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Why You Need Routine & Structure in Early Addiction Recovery

Routine & Structure in Early Addiction Recovery

Making the decision to get help at a drug rehabilitation center is an important step in your journey toward addiction recovery. Yet, recovery is a process—one that takes place over months and even years. Routine and structure are vital, especially in early recovery when temptation, cravings, and close calls are more likely.

What Exactly Is “Early” Recovery?

Every person’s experience is different, and there is no consensus on what exactly constitutes early recovery. Some groups consider it the first 90 days after getting clean; others, up to six months or even a year. The National Institute on Drug Abuse (NIDA) identifies four stages of early recovery, as follows:

  • Stage 1 – Withdrawal (0-15 days): During this period, cravings to use are strong. You might sleep excessively and experience a range of emotions, including shame, fear, guilt, confusion, self-doubt, anxiety, depression, and irritability. It may be hard to concentrate or cope with stress. Medically supervised detox is often necessary during this stage, especially for people withdrawing from alcohol or opioids. While withdrawal can be an uncomfortable or painful process, it is usually short-lived.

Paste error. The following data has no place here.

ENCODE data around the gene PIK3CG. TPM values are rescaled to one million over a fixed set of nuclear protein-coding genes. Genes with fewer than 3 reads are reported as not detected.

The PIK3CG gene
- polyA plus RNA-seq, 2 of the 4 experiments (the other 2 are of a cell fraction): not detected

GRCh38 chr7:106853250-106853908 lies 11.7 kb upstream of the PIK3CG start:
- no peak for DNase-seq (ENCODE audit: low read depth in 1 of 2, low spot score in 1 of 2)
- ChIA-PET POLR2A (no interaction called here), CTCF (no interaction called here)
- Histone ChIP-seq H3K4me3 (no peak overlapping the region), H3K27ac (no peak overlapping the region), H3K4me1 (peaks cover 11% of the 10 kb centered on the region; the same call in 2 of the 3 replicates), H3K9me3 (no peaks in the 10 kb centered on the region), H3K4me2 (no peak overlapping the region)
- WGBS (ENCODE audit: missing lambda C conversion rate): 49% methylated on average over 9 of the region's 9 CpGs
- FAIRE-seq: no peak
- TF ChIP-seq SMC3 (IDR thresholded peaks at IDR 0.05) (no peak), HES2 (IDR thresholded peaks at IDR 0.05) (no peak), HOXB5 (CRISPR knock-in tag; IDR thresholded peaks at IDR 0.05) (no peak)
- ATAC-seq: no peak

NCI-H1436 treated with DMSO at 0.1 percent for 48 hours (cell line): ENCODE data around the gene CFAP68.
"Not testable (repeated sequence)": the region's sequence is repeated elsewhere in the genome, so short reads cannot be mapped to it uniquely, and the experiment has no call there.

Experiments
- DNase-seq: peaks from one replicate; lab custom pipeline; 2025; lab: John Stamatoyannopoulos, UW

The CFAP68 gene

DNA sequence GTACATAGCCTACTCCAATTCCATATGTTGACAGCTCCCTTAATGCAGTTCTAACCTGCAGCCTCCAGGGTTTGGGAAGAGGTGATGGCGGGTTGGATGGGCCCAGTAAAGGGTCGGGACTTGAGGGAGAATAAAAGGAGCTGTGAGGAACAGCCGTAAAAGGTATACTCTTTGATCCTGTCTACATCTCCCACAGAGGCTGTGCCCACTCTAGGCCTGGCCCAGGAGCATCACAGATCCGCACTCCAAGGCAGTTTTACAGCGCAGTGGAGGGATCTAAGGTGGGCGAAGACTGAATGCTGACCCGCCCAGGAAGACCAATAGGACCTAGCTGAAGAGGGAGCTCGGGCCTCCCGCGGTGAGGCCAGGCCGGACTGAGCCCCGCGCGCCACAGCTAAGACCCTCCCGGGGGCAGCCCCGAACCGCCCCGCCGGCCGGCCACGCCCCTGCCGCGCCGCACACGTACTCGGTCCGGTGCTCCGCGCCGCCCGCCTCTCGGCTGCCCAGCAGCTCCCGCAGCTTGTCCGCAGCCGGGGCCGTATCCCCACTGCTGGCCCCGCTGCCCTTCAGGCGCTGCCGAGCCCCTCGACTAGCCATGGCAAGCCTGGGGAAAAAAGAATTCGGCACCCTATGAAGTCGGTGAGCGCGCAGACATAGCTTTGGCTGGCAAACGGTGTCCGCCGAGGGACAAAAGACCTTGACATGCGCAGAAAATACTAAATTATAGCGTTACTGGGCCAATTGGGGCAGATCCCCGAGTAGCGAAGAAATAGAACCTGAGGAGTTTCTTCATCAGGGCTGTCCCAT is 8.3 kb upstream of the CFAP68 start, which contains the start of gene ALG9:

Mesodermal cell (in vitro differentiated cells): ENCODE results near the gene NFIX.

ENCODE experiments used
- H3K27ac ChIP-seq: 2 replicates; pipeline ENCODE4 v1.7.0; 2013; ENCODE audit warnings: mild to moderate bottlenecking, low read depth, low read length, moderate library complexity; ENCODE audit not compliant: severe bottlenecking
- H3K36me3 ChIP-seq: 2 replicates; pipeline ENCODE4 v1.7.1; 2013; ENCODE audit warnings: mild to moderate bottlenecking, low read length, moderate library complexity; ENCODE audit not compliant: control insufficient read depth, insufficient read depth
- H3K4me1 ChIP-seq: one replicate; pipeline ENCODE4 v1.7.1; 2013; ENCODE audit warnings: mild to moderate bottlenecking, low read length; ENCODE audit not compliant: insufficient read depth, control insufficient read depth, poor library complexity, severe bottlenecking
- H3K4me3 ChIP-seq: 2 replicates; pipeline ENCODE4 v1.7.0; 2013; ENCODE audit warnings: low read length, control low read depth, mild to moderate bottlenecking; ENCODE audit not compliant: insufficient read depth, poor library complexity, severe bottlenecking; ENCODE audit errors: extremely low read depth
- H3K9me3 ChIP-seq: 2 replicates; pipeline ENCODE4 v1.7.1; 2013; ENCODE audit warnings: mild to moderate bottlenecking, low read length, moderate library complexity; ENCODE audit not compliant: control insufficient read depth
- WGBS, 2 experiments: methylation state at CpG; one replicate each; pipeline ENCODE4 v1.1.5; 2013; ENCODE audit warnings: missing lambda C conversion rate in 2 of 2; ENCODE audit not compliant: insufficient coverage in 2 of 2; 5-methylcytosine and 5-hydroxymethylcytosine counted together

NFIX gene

• Stage 2 – Honeymoon (16-45 days): During this stage, you may start to feel better physically and feel more confident and optimistic about life. Now more clearheaded, you may finally be able to envision a brighter future and imagine life as a sober person. It’s critical to stay in your treatment program and continue going to meetings during this time, as overconfidence can lead to relapse.
  • Stage 3 – The Wall (46-120 days): This is an especially critical time in recovery. You’re more vulnerable to relapse during this time, as the initial euphoria of making a new start wears off and the realities of daily life set in. You may have reduced energy or feel anxious, depressed, irritable, restless, or confused about your future. You might find it difficult to concentrate. All these feelings can lead to relapse—this is why routine and structure are vital at this time.
  • Stage 4 – Adjustment (121-180 days): While it may feel like you’ve been sober for an eternity by the end of six months, the reality is that you’re still in the early stages of recovery. Life may finally start to feel normal as you adjust to your new way of life. Yet, it’s not uncommon to feel restless, anxious, and lonely during this period, especially if you’ve cut off ties with former party friends. Cravings may subside during this phase, which can lead to overconfidence—you may be tempted to put yourself in risky situations (like meeting someone at a bar or spending time with old friends). It’s critical to go to meetings regularly and resist falling into the overconfidence trap during this period.